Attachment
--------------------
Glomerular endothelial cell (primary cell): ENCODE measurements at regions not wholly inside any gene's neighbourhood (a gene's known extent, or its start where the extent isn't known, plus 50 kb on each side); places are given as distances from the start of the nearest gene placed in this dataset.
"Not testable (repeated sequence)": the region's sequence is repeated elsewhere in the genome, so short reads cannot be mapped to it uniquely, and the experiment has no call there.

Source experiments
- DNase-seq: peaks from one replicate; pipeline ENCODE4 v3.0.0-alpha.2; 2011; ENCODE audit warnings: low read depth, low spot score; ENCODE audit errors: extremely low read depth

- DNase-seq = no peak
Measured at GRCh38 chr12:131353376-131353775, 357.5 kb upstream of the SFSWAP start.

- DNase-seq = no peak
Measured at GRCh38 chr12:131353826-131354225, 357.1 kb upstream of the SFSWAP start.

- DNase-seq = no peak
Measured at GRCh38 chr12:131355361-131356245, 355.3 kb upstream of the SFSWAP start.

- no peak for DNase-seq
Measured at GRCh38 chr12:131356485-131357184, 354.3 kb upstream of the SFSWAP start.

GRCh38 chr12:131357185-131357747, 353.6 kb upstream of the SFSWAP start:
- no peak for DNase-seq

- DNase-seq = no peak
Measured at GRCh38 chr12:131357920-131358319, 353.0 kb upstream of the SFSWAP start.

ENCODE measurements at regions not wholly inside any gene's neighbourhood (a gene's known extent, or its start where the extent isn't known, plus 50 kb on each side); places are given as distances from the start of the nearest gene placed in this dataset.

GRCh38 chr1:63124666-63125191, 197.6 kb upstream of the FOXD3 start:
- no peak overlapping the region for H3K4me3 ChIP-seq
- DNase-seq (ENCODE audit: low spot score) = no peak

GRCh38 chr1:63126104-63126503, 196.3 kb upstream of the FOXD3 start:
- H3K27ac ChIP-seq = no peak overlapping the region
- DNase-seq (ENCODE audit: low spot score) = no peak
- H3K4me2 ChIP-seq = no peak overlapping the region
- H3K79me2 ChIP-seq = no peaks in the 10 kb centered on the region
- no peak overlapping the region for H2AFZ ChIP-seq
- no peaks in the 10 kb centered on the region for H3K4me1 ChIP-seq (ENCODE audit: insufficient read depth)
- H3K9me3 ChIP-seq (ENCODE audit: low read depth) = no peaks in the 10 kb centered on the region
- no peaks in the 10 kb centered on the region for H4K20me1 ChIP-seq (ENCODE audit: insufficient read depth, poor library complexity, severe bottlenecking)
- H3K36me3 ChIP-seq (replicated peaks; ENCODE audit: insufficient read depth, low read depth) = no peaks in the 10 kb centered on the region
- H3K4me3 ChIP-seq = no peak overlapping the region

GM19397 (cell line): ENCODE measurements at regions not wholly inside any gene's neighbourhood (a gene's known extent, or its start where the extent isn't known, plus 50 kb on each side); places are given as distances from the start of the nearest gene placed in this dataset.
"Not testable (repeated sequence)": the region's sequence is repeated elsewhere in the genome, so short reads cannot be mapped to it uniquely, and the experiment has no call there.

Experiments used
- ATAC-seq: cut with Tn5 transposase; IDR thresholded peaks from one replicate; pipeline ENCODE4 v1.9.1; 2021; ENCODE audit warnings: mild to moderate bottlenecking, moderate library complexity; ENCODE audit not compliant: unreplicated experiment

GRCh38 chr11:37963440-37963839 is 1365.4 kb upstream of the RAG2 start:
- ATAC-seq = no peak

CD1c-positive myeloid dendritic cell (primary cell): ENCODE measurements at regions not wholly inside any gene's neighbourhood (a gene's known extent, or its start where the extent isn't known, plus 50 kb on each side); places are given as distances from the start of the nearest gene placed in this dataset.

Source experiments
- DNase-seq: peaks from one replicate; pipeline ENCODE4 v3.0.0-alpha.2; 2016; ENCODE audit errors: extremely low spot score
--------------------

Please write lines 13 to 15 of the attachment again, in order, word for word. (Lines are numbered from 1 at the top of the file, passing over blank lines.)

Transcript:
GRCh38 chr12:131357185-131357747, 353.6 kb upstream of the SFSWAP start:
- no peak for DNase-seq

- DNase-seq = no peak